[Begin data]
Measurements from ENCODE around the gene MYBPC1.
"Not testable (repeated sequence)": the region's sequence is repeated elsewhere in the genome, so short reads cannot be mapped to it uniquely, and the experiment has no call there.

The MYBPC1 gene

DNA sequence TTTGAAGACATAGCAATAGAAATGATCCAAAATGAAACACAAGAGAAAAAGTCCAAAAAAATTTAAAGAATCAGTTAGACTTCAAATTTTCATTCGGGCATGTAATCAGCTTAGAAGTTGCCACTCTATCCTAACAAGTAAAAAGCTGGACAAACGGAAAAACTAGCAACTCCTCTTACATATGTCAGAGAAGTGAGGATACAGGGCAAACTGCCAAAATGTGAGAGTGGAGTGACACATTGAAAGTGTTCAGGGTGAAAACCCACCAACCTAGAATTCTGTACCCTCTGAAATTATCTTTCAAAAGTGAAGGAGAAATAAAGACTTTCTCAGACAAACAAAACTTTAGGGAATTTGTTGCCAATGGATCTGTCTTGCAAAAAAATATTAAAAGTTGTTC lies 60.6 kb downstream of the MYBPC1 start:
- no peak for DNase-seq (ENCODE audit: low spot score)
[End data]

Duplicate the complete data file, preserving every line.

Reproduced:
Measurements from ENCODE around the gene MYBPC1.
"Not testable (repeated sequence)": the region's sequence is repeated elsewhere in the genome, so short reads cannot be mapped to it uniquely, and the experiment has no call there.

The MYBPC1 gene

DNA sequence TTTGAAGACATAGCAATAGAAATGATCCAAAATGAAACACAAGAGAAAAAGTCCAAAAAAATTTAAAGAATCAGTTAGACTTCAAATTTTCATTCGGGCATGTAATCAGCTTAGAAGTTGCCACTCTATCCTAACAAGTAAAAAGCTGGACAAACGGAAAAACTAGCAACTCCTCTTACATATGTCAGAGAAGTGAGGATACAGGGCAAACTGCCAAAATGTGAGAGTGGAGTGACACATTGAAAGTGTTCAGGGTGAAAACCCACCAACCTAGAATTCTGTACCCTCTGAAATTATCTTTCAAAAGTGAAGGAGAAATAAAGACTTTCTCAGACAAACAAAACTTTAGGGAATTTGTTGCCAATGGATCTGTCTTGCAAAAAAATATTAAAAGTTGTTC lies 60.6 kb downstream of the MYBPC1 start:
- no peak for DNase-seq (ENCODE audit: low spot score)